• PPL 385 Food Policy and Agriculture Systems (3): This course will delve into questions surrounding issues of food as well as the health implications of farming. From the global to the national to the local level, food policy will be examined along with the important social, environmental, and economic problems stemming from federal, state, and local policies that affect the food system.
    • PPL 387 Education Policy (3): This course explores the debates regarding the problems facing pre-K-12 education in the U.S., their causes, and possible solutions. It focuses on the interaction of policy and practice, especially regarding a wide range of reform ideas, analyzes a number of reforms, and discusses how key institutions and actors shape the American pre-K-12 education system.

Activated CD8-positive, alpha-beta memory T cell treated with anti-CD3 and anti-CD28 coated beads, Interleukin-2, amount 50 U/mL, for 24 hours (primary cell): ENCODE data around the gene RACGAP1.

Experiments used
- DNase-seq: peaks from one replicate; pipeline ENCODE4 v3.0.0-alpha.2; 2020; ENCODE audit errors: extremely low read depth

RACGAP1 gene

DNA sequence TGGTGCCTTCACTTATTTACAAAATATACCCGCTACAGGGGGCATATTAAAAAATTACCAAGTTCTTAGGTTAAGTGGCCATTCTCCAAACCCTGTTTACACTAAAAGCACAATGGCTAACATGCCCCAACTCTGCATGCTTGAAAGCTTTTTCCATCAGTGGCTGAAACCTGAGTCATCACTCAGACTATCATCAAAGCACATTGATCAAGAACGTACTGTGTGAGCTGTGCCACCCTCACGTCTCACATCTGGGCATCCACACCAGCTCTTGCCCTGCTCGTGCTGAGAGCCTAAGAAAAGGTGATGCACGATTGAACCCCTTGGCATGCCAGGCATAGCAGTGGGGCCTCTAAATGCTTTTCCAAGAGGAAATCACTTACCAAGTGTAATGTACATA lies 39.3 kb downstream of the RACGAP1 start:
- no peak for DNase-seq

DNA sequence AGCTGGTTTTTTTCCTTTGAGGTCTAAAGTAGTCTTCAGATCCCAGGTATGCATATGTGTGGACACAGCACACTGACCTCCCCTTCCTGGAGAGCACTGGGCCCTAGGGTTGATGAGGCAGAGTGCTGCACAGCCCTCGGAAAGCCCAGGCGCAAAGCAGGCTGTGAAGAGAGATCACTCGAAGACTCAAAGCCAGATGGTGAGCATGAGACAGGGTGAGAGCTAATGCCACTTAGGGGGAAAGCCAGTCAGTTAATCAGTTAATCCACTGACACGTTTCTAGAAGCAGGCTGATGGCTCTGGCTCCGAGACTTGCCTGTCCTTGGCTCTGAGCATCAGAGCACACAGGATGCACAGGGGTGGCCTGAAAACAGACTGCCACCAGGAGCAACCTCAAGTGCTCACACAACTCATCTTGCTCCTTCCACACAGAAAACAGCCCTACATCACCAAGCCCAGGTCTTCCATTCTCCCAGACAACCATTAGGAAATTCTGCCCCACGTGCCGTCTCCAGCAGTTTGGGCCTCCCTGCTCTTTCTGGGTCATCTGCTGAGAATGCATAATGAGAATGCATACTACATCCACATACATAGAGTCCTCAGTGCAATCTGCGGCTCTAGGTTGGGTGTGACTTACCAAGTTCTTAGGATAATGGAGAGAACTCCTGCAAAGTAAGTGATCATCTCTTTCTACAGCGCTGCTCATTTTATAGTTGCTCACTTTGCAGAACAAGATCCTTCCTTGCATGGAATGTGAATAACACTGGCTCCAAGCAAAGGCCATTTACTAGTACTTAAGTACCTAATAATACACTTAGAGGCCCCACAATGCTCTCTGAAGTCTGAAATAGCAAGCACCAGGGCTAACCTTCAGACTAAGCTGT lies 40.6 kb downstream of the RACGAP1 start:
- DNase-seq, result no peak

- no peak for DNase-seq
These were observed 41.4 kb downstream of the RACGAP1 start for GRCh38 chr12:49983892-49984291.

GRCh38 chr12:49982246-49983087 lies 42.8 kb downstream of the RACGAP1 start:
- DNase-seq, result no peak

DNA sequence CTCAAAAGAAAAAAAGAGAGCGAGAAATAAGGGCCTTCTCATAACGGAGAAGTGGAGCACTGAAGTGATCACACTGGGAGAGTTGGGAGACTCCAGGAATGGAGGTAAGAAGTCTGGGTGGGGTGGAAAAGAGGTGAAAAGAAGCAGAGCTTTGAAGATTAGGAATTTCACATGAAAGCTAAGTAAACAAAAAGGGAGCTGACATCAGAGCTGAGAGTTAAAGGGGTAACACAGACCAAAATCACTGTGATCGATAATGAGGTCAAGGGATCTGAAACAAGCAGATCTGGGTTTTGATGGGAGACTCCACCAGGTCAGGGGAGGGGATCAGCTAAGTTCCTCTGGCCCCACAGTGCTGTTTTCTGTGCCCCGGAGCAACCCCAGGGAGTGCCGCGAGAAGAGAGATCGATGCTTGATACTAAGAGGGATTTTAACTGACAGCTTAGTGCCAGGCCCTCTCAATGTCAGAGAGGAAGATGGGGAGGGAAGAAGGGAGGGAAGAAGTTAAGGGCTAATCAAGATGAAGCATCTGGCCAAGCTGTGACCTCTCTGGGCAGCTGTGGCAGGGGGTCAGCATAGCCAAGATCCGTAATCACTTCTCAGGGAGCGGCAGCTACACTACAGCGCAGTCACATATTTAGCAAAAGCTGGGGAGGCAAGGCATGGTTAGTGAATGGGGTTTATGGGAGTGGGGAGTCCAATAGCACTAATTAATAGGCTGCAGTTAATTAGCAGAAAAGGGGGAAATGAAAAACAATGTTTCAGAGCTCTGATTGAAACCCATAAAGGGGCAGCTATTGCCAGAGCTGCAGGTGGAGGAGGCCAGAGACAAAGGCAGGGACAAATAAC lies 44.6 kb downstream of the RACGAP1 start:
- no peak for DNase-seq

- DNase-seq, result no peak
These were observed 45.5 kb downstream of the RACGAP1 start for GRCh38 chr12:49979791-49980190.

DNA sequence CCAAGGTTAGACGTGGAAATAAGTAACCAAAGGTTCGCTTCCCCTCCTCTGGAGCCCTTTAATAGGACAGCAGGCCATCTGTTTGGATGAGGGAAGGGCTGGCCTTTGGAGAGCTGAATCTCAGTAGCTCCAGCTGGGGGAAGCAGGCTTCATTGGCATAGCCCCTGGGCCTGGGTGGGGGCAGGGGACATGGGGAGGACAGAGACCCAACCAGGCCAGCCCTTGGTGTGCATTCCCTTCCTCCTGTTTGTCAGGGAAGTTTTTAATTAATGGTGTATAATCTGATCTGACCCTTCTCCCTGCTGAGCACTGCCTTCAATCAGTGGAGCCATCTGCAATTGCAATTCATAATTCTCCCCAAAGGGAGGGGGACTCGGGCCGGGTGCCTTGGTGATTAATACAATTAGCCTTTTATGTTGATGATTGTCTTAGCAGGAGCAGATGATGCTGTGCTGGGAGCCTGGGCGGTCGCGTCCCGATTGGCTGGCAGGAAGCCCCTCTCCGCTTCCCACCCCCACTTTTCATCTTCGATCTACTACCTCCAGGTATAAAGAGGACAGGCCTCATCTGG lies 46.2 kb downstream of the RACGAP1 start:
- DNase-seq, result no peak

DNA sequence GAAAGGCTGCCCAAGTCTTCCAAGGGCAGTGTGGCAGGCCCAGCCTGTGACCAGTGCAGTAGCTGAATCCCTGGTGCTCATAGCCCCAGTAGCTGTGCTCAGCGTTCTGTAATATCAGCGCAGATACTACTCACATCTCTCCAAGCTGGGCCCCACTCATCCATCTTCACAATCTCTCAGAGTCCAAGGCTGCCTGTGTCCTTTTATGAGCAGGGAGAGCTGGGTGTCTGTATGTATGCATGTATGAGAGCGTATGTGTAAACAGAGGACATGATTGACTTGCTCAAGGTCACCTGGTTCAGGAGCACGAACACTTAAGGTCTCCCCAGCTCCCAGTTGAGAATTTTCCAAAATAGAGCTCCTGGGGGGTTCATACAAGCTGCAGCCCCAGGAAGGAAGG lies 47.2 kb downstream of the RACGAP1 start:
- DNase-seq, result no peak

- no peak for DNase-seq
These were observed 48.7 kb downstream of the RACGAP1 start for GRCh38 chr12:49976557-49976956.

• PPL 386 Science, Technology, and Public Policy (3): Examination of factors which shape public policy decisions in area of science and technology.
    • PPL 492 Topics in Domestic Policies (3): The course will focus on domestic policies. May be repeated once with a change in topic.
  • International Policies
    • PPL 320 Issues in Global Economics (3): Application of microeconomic and macroeconomic tools to analyze current global issues, including market interdependence, trade disputes and liberalization, currency realignment, economic policy coordination, and the causes and consequences of recent international economic crises.